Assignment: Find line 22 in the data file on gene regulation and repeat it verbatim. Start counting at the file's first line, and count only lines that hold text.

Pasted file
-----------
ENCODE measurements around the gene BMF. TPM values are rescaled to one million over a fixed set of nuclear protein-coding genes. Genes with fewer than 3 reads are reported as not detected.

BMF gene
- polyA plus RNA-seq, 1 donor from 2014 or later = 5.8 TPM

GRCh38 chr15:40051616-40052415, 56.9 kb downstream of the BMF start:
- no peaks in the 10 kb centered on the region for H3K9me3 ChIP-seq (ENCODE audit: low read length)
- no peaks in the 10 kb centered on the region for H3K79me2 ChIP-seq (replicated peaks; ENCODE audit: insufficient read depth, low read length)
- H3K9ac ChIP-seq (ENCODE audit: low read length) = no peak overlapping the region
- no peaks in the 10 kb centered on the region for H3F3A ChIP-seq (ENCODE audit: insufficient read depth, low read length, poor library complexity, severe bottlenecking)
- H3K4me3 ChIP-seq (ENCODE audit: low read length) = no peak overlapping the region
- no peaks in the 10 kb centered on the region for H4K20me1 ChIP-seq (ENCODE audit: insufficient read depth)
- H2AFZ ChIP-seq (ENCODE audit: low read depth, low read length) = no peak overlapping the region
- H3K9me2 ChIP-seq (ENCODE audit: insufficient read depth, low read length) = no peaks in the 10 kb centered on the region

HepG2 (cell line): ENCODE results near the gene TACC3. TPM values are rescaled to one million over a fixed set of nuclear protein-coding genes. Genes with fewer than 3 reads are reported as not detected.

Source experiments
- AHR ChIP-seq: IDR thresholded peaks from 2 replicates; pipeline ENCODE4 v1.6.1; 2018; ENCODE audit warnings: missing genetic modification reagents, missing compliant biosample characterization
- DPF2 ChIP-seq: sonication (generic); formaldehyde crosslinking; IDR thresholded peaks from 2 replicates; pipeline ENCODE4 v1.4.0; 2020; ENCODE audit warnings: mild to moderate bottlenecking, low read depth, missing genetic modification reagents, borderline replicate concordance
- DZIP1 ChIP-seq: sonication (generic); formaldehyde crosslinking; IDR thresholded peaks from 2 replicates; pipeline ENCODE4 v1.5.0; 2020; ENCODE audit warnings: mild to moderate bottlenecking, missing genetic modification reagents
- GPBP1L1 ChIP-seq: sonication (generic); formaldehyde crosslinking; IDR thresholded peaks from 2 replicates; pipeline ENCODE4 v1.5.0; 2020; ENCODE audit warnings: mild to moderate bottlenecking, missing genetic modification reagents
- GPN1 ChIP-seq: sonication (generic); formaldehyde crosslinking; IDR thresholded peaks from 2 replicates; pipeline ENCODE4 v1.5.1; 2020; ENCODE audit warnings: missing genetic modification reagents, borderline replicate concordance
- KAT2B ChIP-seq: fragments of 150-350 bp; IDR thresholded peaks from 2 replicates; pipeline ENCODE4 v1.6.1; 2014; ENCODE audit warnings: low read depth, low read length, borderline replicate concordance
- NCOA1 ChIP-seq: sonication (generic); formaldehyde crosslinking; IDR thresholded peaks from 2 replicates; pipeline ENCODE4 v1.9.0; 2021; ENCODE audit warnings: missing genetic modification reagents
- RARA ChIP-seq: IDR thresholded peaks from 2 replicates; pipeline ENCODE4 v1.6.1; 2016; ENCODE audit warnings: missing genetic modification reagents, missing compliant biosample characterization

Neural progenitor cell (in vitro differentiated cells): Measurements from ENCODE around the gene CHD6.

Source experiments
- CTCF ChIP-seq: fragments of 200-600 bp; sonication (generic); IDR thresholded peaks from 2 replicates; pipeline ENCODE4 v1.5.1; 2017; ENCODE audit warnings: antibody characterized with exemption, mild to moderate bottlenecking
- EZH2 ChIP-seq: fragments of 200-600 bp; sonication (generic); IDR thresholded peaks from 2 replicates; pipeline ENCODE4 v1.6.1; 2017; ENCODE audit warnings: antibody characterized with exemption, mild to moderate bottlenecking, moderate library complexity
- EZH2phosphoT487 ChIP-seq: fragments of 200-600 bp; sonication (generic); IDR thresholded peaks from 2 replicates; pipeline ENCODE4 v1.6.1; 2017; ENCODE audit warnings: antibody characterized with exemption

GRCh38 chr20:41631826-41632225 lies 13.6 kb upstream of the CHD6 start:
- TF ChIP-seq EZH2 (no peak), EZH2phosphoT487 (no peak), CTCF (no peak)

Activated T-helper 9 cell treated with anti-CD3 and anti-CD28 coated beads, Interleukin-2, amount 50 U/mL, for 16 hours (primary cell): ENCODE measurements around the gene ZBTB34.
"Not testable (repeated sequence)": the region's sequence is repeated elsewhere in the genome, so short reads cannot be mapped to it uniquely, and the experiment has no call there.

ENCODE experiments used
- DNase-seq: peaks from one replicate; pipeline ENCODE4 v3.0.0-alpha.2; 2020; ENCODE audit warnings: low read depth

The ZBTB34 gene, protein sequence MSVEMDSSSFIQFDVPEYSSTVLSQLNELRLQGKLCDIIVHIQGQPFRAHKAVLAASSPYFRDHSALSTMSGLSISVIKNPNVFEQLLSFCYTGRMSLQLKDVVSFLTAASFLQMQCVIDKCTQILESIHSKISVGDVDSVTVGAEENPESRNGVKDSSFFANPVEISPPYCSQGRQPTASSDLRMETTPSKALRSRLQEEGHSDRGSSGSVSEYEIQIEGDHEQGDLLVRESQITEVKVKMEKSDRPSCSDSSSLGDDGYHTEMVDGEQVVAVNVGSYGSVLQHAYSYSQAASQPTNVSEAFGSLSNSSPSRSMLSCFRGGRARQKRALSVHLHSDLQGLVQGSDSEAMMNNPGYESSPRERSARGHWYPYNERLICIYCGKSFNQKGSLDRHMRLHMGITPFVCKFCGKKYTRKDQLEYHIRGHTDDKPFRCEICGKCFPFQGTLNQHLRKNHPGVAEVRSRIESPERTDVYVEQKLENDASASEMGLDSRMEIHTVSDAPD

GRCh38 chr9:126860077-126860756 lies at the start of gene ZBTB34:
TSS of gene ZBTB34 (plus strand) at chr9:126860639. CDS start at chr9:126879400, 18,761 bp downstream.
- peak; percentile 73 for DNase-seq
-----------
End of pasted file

- RARA ChIP-seq: IDR thresholded peaks from 2 replicates; pipeline ENCODE4 v1.6.1; 2016; ENCODE audit warnings: missing genetic modification reagents, missing compliant biosample characterization